By Jake Rossen
By Jesse Marx
By Michelle LeBow
By Alleen Brown
By Maggie LaMaack
By CP Staff
By Jesse Marx
Another Saturday night in Fort Payne, Ala. Somewhere in the town, teenagers are doing whatever it is they do on a Saturday night at the very end of the 1970s: playing Pong; trolling the streets in American cars with big tires; drinking in parking lots. The drunker ones might be lolling in a park, screwing in the heat.
Marlee MacLeod, 13 years old and by her own description "fucked up," is sitting in her parent's rec room watching Saturday Night Live, looking for a glimpse of the world outside Fort Payne (pop. 12,000)--beyond the video androids and the big tires and the parking lots. That's when it happens. The B-52's come on the TV, and everything changes.
Imagine, if you will, what goes through the mind of Li'l Marl--a tall, red-headed tomboy--as she comes into contact with this Southern-fried gay soul answer to NY disco (if ever such a thing could be). Two bouffanted Betty Boops on acid and a queered-out diva named Fred on the mic. "Rock Lobster"--three minutes of mutant surf-psych-space-dance-pop--sounds like the beginning and the end of everything to a girl whose only other guides to mass culture are TV Guide and One Day at a Time. Little does she know that this band from Athens, Ga., are practically her cultural kissin' cousins. Or that, in just over a decade, she'll be living in their hometown, playing the same clubs they first did.
Today, MacLeod can analyze her original sense of wonderment, approach it academically, as is now her wont. "I'm really interested in the influence of the mass media on teenagers, and especially teenagers in the South," she says. "I mean, I remember reading in TV Guide that cocaine wasn't addictive--cocaine in TV Guide. The '70s mindset filtered down to kids like me,
who immediately turned around and grew up in a completely different atmosphere. I tended to take TV at its word, whatever I took that word to be. I thought what I saw on TV was the world. And to a certain extent that was true. It was stuff we hadn't figured out yet."
What the B-52's had figured out was how to finesse the oxymoron that is the term popular artist: how to be in the world, but not of it. MacLeod seems to have taken the lesson to heart. "In high school I wanted to fit in," she explains. "But I wanted to be as different as I could."
Marlee MacLeod grew up half right. A pissed-off church-going drinker in a dry county. A sorority girl who did just enough acid and college radio to experience the University of Alabama at Tuskaloosa as if it were some sort of Left Bank below the Mason-Dixon line. A recovering graduate student in American Studies with a strong voice and sharp pen. A songwriter whose recordings sport major-league potential, yet who, through the whims of alt-pop fate, may remain a journeyman outfielder in Triple A.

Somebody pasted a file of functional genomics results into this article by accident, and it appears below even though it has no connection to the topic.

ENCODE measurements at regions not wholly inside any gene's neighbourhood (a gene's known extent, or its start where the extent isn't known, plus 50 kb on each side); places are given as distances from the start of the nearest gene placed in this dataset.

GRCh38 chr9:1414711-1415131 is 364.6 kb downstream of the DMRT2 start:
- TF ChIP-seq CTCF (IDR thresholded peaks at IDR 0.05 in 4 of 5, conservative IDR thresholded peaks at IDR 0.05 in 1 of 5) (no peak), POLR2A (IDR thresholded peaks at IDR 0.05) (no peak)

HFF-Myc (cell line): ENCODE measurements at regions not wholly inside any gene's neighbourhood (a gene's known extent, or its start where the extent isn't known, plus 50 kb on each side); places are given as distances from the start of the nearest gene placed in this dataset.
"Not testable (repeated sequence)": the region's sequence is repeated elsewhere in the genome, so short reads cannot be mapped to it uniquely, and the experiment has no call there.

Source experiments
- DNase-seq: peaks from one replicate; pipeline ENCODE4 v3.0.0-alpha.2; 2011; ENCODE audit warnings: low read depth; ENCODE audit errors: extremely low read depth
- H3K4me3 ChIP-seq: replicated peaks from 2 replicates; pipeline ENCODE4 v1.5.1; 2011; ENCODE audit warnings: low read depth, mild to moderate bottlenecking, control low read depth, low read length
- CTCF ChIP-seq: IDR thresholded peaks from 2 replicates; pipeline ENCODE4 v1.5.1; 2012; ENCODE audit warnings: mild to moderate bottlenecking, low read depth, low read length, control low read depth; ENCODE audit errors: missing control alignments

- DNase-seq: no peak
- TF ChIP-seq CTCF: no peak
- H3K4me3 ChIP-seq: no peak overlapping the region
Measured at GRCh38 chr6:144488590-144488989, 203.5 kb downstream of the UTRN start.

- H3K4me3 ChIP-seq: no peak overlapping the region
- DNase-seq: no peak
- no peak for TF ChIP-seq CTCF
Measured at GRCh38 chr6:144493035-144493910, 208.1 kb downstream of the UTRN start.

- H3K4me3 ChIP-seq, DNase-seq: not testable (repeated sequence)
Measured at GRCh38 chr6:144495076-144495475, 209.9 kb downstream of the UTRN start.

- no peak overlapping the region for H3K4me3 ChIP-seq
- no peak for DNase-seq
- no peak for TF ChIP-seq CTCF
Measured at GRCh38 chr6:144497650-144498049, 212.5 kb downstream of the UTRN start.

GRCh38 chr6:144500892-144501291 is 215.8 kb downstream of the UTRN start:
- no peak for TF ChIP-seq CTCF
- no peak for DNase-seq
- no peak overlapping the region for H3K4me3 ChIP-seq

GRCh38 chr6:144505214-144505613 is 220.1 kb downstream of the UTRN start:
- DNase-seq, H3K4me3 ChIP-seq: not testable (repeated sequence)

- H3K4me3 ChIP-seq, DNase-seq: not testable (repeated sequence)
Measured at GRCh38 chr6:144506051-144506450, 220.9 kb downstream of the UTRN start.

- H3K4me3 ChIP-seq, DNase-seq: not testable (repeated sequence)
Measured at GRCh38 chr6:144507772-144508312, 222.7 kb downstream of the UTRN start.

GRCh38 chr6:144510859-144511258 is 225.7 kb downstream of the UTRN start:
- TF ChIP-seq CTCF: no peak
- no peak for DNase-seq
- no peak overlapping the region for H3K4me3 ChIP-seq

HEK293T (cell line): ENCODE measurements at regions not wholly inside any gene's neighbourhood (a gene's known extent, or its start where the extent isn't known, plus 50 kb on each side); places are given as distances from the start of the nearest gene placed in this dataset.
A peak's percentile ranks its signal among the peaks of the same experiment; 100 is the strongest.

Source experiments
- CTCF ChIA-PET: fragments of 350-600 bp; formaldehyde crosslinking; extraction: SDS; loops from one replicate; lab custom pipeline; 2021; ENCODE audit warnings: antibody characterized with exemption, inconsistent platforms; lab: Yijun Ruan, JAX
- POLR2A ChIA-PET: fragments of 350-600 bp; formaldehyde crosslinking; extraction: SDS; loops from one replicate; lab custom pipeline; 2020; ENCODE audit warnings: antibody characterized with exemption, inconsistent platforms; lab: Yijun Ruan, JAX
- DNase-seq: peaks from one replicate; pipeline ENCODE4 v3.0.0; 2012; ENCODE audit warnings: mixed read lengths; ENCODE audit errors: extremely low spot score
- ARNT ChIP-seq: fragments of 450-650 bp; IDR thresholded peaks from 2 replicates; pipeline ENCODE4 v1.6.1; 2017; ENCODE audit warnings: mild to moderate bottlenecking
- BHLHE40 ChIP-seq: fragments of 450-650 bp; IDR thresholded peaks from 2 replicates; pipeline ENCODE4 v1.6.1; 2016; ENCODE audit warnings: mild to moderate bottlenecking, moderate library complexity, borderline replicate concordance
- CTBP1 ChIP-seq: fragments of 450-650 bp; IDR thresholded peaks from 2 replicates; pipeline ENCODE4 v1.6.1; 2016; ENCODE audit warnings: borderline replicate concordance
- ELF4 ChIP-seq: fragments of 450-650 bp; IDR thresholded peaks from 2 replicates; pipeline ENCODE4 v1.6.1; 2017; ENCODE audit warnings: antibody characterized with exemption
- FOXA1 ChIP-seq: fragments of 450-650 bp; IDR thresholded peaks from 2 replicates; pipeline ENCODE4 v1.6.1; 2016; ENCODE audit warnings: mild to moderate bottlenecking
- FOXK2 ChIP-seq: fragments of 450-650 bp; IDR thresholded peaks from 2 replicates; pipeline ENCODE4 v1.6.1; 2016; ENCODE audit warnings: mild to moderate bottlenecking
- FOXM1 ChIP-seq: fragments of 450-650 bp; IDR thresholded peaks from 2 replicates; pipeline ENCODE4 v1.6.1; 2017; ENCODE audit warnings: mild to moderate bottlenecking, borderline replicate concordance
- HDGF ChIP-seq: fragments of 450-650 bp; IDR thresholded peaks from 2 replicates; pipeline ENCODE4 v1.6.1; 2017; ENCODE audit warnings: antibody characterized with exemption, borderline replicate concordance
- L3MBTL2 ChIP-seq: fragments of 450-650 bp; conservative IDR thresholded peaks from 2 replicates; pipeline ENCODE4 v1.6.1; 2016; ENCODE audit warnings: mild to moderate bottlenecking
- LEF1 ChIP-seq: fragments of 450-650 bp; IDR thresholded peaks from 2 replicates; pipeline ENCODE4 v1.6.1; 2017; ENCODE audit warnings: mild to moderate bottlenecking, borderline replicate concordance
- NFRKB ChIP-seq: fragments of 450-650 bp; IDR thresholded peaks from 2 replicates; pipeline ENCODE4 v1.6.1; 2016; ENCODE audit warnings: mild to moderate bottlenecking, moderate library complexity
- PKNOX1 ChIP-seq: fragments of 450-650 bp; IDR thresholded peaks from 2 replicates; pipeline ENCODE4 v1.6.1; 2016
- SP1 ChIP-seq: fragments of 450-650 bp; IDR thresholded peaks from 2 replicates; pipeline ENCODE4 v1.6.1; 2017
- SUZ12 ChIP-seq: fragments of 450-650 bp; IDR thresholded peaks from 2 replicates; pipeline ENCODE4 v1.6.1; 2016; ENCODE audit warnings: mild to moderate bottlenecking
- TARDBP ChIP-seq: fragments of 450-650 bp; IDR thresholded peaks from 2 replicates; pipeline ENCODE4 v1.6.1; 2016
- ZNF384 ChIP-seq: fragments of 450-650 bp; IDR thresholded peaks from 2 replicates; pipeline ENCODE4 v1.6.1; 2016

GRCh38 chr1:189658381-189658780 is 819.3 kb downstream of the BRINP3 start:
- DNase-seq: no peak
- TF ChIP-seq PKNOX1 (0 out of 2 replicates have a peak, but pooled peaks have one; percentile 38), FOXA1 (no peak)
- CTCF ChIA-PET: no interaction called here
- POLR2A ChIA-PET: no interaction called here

The venues of the minor leagues of music are a varied lot. For every packed bar with good sound and intimate lighting, there is a place like Java Z. in St. Cloud, where MacLeod is plying her craft on a balmy Friday night in early September. Java Z. used to be a garage. In fact, it still is a garage--only the cars have been replaced by couches and coffee, and the drone of power tools has given way to the roar of an espresso maker. The floor is concrete, there's no PA system, and the distance between stage and audience is large enough that they should offer opera glasses. The room is anti-intimate.
But MacLeod, whose plangent, at times harsh singing voice and bare-naked confessional writing make her exceptional coffee-shop fare, goes at the audience like she's trying to convince them that there are worse places to be on Friday than here. Maybe she's trying to convince herself. And so MacLeod leaps into her acoustic set. Intoning carefully--and at times in gigantic swoops--she projects huge, hoping her raw material can make up for the lack of second guitar and drums--which she's left at home for a date like this. Sitting there in her Mid-American singer-songwriter uniform--the denim shirt, the blue jeans, the sensible brown shoes--she makes her play for her audience's ears. She is, as they say, working the room.
And after the last chord has sounded, she sticks to the job, settling onto a chair offstage to conduct the evening's real business--selling enough copies of her latest CD, Vertigo, to make the drive worth her while. She puts on the pop-poet's poker face to meet her potential fans. There's some bald guy--a songwriter himself--who wants to exchange CDs; an old fellow in the back of the room who bawled uncontrollably for no apparent reason at two different points during her two sets and is seemingly either a drip, a sad sack, or a lithium case; and more than one new fan who resembles the new femme-folk connoisseur--a member of the McLachlan Group.
"You remind me of an alto Indigo Girl," chirps one such convert. MacLeod nods graciously. She rebuffs the bloke who wants to swap product, but gives him some sound advice. She even mollifies Mr. Lachrymose. As a night's work goes, it beats sucking an exhaust pipe. Then again, it ain't free dope in the greenroom by a fair stretch.